Comments in the Catalog

Glenn Peterson, Web Administrator at Hennepin County Library, gave a show and tell of HCL’s user-centered catalog and Bookspace website. HCL is a Dynix library and they are fortunate to have web coding specialists on staff who can create mashups of their various web applications. When searching the HCL catalog, the bibliographic record offers many more features than just indicating location, call number, and status. These records mash bibliographic information, enriched content from Syndetics, patron comments, audio reviews (podcasts), Amazon reviews, and related lists. Further, each bibliographic record has an associated RSS feed so that users may subscribe and watch for further comments on that same title.

A few words on the comments themselves:

· This is the most heavily used feature on the entire HCL site, and is especially popular with teens. Even before receiving the 7th Harry Potter book, there are currently 60 comments from users merely anticipating the title and conjecturing about what will happen

· Comments demonstrate the “Long Tail” concept—most titles have one or two comments (if any), while very few books have a lot of comments.

· Comments are open! When a patron logs in to make a comment, it goes up right away. Immediate posting sends the message to patrons that their ideas are welcome. Great example of the phrase “radical trust.”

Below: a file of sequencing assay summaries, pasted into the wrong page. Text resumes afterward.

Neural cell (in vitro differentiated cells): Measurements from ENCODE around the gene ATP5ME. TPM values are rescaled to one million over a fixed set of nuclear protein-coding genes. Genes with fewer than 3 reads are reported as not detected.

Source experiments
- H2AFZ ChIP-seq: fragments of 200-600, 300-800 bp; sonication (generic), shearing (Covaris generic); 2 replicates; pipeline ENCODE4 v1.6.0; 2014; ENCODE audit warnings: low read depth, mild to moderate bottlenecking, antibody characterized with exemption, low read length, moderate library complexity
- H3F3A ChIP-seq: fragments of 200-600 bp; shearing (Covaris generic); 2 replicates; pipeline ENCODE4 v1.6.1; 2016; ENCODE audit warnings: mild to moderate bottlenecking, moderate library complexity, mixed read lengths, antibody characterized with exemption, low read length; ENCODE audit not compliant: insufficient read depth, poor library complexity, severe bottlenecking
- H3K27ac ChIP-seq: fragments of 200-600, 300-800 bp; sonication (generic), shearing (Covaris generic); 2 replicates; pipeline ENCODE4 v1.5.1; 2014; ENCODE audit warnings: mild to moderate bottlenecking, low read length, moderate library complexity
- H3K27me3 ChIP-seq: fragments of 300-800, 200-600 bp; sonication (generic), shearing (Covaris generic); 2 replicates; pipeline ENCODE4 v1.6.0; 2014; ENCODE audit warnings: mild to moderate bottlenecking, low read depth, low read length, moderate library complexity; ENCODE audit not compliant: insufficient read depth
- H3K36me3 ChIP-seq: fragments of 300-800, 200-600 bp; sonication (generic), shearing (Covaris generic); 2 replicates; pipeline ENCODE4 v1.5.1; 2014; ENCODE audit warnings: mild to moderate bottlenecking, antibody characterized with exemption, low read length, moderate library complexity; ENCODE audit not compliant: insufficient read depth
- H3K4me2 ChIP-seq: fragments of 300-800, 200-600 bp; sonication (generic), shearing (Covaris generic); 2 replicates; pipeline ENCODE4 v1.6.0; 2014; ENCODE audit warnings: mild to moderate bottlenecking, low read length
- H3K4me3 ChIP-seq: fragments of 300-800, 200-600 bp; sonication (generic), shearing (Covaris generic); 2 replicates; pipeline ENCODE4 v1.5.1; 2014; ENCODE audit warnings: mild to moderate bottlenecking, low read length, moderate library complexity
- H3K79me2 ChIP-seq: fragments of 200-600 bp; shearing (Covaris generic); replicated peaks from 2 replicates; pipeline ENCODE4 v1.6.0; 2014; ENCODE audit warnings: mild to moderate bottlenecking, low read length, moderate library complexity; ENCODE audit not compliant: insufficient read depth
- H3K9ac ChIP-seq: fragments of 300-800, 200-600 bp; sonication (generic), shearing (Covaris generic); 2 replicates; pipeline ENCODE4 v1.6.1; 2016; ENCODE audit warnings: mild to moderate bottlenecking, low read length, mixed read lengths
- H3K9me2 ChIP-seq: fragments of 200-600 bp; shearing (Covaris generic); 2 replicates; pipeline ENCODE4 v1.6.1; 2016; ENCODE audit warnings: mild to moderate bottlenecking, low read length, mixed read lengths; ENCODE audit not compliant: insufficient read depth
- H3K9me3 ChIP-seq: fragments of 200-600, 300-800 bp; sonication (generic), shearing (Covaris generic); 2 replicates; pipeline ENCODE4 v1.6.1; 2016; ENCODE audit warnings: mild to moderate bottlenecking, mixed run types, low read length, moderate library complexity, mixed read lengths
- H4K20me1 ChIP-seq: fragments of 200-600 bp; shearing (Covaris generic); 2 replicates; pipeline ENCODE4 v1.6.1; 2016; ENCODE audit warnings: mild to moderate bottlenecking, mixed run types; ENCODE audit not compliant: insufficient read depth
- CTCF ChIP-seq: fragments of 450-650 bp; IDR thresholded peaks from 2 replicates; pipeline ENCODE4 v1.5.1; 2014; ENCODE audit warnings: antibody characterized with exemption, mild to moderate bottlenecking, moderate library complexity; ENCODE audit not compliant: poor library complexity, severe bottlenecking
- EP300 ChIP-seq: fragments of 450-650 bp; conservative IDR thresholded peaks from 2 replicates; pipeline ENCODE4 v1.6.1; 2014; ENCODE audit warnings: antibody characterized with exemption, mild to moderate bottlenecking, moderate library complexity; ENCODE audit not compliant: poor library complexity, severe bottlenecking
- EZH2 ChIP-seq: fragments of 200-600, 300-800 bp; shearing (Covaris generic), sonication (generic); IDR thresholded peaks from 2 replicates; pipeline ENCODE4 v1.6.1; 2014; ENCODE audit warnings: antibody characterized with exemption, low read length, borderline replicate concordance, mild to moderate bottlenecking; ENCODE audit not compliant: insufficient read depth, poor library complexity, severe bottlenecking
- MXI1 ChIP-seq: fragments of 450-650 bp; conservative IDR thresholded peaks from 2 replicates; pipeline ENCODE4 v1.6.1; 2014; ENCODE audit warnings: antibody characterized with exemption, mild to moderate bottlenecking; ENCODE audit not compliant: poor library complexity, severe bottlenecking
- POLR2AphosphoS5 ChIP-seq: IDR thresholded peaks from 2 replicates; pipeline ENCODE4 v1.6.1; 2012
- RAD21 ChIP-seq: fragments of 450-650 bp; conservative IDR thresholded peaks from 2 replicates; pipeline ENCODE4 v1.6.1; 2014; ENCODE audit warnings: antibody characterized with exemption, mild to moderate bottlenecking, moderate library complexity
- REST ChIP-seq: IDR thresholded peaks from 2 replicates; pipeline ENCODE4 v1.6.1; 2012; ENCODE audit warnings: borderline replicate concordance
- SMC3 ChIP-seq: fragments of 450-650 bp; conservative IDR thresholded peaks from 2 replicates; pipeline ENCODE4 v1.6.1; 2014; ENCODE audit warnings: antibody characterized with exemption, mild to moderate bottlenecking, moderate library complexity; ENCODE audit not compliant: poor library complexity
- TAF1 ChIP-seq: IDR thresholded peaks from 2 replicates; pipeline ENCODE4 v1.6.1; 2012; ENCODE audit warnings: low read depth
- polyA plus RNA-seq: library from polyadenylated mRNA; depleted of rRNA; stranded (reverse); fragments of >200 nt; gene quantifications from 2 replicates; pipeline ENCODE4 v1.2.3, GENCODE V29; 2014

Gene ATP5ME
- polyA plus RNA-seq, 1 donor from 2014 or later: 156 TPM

But what about bad language? And what are the maintenance requirements by library staff? All of the comments are pre-screened for language with what Mr. Peterson called the “naughty word filter”; those comments are held aside until staff can take a look. An automatic script runs every four hours and batches comments in an email message that is sent to the Web Services staff. If naughty words are present, the staff will manually edit and include the phrase “edited for publication.” Mr. Peterson assured the crowd that in their experience so far, with over 5700 comments by 3000 users (!), they have very infrequently had to edit for publication. HCL developed submission guidelines to inform patrons not to include spoilers, profanity/obscenity/spiteful remarks, or any personal contact information.

HCL has been able to innovate from within because of their skilled coders. However, there are other projects in the works, both as open source ILS projects and vendor upgrades that are building these types of comments/feedback forms into their catalogs. Yay!

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